This unlikely duo forged in lockdown roam across swirling electronic soundscapes with their powerful protest messages
The past 18 months have yielded a number of unexpected collaborations as artists who have long admired each other’s work suddenly found themselves with time on their hands. One such pair is Daedelus and Joshua Idehen: the former, aka Alfred Darlington, a waistcoat-wearing linchpin of the LA beats scene, now relocated to Boston; the latter, the poet laureate of UK jazz, a British-born Nigerian living in Sweden, whose fragmentary utterings have seared tracks by The Comet is Coming and Sons Of Kemet.
Strange, then, that Holy Water Over Sons is largely beatless, a series of borderless lullabies for the end of the world. Idehen’s streams of consciousness are couched in electronic soundscapes that swirl across genres, untethered. The two had been trading ideas for a while, but last year’s BLM movement has refocused their message, and themes of racial injustice and identity on songs such as Floyd, Target and Pedal Down, No Breaks contrast intriguingly with warped organ, sun-dappled Fender Rhodes piano and lambent pools of strings arranged by Miguel Atwood-Ferguson.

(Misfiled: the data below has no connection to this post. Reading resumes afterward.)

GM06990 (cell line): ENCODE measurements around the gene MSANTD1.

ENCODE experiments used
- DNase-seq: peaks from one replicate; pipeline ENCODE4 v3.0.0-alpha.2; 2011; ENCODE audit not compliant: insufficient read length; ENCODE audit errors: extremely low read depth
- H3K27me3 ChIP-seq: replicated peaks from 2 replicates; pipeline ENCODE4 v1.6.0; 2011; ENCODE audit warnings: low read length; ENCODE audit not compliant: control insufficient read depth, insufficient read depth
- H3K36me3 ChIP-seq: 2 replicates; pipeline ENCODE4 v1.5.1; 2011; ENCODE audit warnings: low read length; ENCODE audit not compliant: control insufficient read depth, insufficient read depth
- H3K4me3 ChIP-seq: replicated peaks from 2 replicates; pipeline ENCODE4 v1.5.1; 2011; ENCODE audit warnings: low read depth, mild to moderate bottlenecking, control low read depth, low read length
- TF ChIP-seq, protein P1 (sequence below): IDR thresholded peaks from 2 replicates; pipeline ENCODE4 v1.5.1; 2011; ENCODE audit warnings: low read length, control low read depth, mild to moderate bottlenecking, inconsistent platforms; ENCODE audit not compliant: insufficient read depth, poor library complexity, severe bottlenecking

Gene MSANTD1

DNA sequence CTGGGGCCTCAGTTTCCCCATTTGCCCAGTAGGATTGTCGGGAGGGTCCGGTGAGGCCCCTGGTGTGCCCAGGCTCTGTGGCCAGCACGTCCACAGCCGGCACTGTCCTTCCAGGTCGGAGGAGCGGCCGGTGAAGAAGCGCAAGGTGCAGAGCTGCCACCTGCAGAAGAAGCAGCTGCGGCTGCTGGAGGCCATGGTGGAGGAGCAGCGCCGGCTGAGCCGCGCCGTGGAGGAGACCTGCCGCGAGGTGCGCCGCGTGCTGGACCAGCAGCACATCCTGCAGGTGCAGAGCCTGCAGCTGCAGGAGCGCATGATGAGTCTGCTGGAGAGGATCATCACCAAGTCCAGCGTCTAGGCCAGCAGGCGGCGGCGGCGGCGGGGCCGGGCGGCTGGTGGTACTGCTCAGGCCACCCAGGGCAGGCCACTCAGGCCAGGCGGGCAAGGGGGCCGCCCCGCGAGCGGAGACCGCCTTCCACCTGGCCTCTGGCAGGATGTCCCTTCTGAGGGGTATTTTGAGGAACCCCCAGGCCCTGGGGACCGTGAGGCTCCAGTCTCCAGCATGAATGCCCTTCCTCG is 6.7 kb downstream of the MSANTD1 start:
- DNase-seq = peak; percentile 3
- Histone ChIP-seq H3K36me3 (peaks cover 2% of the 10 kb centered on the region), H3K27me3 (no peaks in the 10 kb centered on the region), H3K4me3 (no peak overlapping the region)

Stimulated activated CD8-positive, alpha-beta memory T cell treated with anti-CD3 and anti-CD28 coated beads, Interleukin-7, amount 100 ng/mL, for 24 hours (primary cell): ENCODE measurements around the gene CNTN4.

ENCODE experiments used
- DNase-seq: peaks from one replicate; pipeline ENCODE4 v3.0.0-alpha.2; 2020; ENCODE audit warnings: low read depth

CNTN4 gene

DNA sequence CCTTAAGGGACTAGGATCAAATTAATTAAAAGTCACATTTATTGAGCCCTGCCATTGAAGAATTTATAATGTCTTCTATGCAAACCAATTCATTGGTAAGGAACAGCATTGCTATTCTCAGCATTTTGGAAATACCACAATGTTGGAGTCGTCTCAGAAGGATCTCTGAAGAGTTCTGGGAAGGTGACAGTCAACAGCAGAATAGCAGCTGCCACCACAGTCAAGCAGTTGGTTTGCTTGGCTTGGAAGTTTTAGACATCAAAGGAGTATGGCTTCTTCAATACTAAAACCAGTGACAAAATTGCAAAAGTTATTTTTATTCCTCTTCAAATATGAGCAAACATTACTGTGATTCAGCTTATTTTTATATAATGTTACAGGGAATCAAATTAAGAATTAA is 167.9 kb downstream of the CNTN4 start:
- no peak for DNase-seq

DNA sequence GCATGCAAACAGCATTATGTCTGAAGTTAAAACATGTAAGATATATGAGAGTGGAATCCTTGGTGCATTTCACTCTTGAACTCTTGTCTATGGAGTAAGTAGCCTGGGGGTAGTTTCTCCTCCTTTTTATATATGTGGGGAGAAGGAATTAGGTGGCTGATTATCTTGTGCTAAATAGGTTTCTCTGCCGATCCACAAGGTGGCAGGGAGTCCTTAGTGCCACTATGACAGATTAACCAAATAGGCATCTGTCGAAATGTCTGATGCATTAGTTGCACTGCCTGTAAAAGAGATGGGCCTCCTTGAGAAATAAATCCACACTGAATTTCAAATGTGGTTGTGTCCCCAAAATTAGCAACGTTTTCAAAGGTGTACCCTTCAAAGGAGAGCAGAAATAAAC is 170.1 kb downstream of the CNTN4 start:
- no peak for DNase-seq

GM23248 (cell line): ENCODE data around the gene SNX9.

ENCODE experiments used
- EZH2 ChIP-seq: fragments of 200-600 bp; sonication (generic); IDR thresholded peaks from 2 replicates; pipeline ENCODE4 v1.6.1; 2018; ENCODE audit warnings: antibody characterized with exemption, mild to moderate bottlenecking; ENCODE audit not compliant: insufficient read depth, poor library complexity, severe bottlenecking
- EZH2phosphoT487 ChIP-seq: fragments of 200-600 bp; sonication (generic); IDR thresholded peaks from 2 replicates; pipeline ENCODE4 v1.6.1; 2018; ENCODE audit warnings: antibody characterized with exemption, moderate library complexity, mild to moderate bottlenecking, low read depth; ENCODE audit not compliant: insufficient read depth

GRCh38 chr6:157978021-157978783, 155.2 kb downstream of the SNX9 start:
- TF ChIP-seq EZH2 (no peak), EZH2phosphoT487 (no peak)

It’s an understated, often ominous listen, and Daedelus lets Idehen’s gifted lyricism and personality shine, giving his voice the air of a digitised street preacher delivering powerful sermons on protest and revolution. The more intimate closer, Standing in My Own Way, is a bruised lament about lost friendship and personal shortcomings that shows Idehen’s vulnerability too. This is touted as a “mini album”; you can’t help but wonder what alchemy might happen if they make it into the studio in person.